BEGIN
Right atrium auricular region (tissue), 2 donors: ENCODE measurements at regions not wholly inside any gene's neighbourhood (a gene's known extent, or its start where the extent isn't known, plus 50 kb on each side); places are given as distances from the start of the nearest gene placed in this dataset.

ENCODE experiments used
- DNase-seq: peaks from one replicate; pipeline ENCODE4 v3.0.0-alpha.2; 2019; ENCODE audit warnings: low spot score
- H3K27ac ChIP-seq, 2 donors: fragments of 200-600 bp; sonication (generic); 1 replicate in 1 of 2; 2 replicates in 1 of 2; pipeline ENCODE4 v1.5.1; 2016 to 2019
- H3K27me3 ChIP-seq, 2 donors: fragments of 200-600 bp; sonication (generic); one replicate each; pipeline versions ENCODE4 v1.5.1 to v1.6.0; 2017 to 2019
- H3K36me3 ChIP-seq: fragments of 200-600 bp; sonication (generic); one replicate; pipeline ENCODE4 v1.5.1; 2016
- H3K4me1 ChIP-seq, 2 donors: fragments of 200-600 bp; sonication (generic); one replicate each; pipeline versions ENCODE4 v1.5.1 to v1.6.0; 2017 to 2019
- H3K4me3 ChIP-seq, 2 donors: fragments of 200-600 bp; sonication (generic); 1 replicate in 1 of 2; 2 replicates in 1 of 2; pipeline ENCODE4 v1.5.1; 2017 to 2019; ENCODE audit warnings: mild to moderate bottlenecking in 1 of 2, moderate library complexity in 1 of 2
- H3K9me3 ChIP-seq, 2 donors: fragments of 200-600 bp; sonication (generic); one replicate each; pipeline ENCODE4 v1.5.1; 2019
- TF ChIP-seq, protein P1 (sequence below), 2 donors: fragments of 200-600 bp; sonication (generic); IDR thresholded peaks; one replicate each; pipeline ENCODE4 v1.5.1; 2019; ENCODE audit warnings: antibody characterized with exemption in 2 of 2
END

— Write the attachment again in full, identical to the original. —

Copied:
Right atrium auricular region (tissue), 2 donors: ENCODE measurements at regions not wholly inside any gene's neighbourhood (a gene's known extent, or its start where the extent isn't known, plus 50 kb on each side); places are given as distances from the start of the nearest gene placed in this dataset.

ENCODE experiments used
- DNase-seq: peaks from one replicate; pipeline ENCODE4 v3.0.0-alpha.2; 2019; ENCODE audit warnings: low spot score
- H3K27ac ChIP-seq, 2 donors: fragments of 200-600 bp; sonication (generic); 1 replicate in 1 of 2; 2 replicates in 1 of 2; pipeline ENCODE4 v1.5.1; 2016 to 2019
- H3K27me3 ChIP-seq, 2 donors: fragments of 200-600 bp; sonication (generic); one replicate each; pipeline versions ENCODE4 v1.5.1 to v1.6.0; 2017 to 2019
- H3K36me3 ChIP-seq: fragments of 200-600 bp; sonication (generic); one replicate; pipeline ENCODE4 v1.5.1; 2016
- H3K4me1 ChIP-seq, 2 donors: fragments of 200-600 bp; sonication (generic); one replicate each; pipeline versions ENCODE4 v1.5.1 to v1.6.0; 2017 to 2019
- H3K4me3 ChIP-seq, 2 donors: fragments of 200-600 bp; sonication (generic); 1 replicate in 1 of 2; 2 replicates in 1 of 2; pipeline ENCODE4 v1.5.1; 2017 to 2019; ENCODE audit warnings: mild to moderate bottlenecking in 1 of 2, moderate library complexity in 1 of 2
- H3K9me3 ChIP-seq, 2 donors: fragments of 200-600 bp; sonication (generic); one replicate each; pipeline ENCODE4 v1.5.1; 2019
- TF ChIP-seq, protein P1 (sequence below), 2 donors: fragments of 200-600 bp; sonication (generic); IDR thresholded peaks; one replicate each; pipeline ENCODE4 v1.5.1; 2019; ENCODE audit warnings: antibody characterized with exemption in 2 of 2